As Mark, who is a radar scientist at the Met Office, said: 
“I rely entirely on lip-reading for communication.  What many people don't realise is how much of lip-reading is guesswork; hearing aids can make the difference between highly educated guesswork and incomprehension.  In short - when it comes to lip-reading, the whole is greater than the sum of the parts.  Consequently, having half the number of hearing aids doesn't mean that your lip-reading ability is halved, it can actually cripple it entirely. For me, I would say that this ruling is analogous to limiting the number of wheels that can be installed on a wheelchair in order to save rubber.”

Mark’s MP, Ben Bradshaw, quoted other parts of Marks letter in parliament in a Petition on NHS Services in Devon, including Mark’s description of the policy as “morally, legally and financially indefensible”. 

In reply it was announced that a consultation will take place on the proposed cuts in the New Year. 

If you are in Devon and would like to contribute to the consultation, or if you live in the rest of the UK and want to ensure that the same thing doesn’t happen in your area, you can find more information about the parliamentary conversations at this link, and information about the time-table for consultation here.

Learn Cued Speech

Cued Speech uses just 8 handshapes in 4 positions around the mouth at the same time as normal speech – you cue as you talk.  It is the combination of the handshapes, hand positions and the lip patterns of normal speech that makes the whole of spoken language visually clear; it takes away any need for guesswork when lip-reading.

Learning to cue is not at all like learning a new language; you learn a new way of expressing a language you already know.  Therefore you can learn quite quickly.  It takes about 20 hours to learn enough to say any word in the English language - although initially you will cue slowly. Speed and fluency will come with practice.
There are various ways you can learn Cued Speech.  With e-learning, skype sessions, practice websites and old-fashioned face-to-face tuition we will work around you to provide the most effective training.  Taking the first step is always the hardest; allow us to make the next step that little bit easier - contact us; our charity will arrange training at modest cost and often within days of your enquiry.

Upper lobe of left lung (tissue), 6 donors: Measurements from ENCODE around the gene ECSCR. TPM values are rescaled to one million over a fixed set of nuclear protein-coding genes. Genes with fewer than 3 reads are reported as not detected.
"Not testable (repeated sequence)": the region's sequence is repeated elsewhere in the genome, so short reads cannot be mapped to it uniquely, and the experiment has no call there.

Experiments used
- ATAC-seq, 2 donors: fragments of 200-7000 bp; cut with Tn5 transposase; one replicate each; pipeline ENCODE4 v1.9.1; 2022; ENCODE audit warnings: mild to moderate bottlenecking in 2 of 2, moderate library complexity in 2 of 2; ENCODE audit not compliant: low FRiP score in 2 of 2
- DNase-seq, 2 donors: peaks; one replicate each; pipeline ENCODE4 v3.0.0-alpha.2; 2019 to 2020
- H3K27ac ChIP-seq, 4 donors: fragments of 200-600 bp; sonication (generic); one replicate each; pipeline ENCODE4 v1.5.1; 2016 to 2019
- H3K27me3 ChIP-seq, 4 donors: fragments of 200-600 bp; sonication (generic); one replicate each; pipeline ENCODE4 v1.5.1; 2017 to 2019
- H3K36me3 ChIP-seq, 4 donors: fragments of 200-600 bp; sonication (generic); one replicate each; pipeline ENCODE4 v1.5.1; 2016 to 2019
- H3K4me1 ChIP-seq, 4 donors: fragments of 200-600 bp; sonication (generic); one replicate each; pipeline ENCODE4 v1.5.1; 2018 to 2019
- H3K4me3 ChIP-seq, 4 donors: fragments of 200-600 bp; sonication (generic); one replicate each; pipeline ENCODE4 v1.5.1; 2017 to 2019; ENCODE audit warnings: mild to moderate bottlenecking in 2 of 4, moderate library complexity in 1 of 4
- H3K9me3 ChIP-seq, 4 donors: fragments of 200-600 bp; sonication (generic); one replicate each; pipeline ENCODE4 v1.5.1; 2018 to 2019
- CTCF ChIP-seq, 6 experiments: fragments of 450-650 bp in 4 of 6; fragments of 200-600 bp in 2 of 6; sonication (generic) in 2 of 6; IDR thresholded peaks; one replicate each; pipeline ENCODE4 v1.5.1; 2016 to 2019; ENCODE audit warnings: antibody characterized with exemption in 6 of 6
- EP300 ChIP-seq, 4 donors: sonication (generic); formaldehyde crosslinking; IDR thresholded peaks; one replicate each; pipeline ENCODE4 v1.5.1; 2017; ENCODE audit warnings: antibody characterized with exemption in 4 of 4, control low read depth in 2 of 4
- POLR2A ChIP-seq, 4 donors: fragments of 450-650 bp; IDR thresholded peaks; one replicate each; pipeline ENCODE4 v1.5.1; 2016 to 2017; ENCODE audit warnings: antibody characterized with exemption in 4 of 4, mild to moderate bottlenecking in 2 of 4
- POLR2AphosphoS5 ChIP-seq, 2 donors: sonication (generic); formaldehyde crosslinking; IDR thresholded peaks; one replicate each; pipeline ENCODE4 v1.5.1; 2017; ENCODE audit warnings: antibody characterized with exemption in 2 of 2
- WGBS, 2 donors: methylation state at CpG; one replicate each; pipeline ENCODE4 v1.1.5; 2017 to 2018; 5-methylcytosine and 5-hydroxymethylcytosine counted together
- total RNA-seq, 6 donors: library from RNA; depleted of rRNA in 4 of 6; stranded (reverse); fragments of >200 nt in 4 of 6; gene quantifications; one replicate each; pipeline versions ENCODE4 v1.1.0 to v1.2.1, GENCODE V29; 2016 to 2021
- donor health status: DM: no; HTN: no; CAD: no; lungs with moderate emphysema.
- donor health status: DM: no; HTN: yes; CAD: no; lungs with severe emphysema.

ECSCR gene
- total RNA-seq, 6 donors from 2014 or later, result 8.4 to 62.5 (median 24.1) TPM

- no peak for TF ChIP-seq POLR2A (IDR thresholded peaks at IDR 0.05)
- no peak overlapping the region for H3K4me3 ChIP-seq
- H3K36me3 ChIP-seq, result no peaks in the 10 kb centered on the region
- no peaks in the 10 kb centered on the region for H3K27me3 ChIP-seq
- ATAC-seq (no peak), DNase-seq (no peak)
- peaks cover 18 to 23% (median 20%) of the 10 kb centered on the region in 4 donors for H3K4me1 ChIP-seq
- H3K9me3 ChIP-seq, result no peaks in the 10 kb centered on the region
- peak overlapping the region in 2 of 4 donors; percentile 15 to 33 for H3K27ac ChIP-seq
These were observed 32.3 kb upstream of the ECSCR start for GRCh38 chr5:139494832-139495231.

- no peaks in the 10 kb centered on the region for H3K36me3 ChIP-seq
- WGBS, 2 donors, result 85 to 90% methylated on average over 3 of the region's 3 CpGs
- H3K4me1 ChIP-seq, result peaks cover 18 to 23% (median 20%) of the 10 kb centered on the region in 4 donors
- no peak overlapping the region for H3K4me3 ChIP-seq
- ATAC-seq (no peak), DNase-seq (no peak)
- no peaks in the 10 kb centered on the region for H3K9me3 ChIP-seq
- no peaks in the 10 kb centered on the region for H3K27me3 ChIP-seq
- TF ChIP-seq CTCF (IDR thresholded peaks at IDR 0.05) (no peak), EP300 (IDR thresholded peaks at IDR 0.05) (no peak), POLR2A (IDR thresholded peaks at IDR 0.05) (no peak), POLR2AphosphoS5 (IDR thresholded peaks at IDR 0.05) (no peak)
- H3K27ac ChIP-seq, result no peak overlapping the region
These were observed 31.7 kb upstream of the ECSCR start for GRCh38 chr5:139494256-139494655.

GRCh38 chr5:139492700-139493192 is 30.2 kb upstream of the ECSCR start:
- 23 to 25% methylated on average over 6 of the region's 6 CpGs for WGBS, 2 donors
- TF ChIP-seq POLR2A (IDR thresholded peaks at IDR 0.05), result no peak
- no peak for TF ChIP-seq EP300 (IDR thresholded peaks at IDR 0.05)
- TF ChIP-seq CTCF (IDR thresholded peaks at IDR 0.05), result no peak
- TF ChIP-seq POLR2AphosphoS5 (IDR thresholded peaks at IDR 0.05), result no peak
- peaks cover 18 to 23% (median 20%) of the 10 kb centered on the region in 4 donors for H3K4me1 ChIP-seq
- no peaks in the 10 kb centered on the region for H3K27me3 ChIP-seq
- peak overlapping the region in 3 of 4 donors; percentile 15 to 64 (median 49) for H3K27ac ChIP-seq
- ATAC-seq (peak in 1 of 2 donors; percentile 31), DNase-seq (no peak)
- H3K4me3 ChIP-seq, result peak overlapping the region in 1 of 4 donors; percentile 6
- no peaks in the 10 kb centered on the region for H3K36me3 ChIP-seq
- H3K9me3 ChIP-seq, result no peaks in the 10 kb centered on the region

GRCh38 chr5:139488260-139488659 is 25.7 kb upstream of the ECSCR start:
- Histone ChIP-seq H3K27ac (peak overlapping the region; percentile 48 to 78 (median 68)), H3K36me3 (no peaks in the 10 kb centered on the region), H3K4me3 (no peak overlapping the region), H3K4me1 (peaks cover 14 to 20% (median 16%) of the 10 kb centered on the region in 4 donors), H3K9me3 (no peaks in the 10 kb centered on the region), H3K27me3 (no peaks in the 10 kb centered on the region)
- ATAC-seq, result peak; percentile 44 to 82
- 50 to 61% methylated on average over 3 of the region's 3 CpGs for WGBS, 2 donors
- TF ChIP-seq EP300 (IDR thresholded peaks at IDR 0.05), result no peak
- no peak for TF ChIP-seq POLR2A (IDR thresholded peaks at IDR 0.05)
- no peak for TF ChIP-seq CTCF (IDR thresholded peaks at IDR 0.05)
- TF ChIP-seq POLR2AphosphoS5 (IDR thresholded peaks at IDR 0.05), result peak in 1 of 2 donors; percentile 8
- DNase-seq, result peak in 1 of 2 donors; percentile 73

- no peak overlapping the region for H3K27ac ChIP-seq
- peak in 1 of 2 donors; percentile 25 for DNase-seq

Contact details:

9 Jawbone Hill  Dartmouth
Devon  TQ6 9RW
Voice & textphone: 01803 832784

Charity No 279523
Company No 1477997

Season's Greetings

Well, it’s that time of year again, and here at the Cued Speech Association UK we would like to wish everyone health and happiness over the festive season. 

Thank you for your support, interest and kindness through 2014, and our very best wishes for a successful 2015.

Research at UCL

Rachel Rees, the Programme Director of MSc Speech and Language Sciences at UCL, is currently undertaking new research and needs some volunteers with an hour to spare.  If you, or someone you know, fits the criteria below and could help, please contact Rachel. 
Learning New Words: What Helps?

Are you:

18 or over, have normal hearing, no literacy difficulties, English as a first language and no knowledge of how to use Cued Speech?
This project will compare the different ways of helping people to recognise the sounds in novel words when they are denied access to sound: lip-reading training, Cued Speech training, and auditory training.
Can you:

Give up an hour of YOUR time in February to help?
Your reward?

Refreshments, a one in 50 chance of winning a £50 Amazon voucher, and the knowledge that you have helped take forward research into developing ways of helping deaf children to learn new words.

If you think you can help with this exploratory study with hearing adults which will lead to the development of programmes that can be used with deaf children PLEASE contact: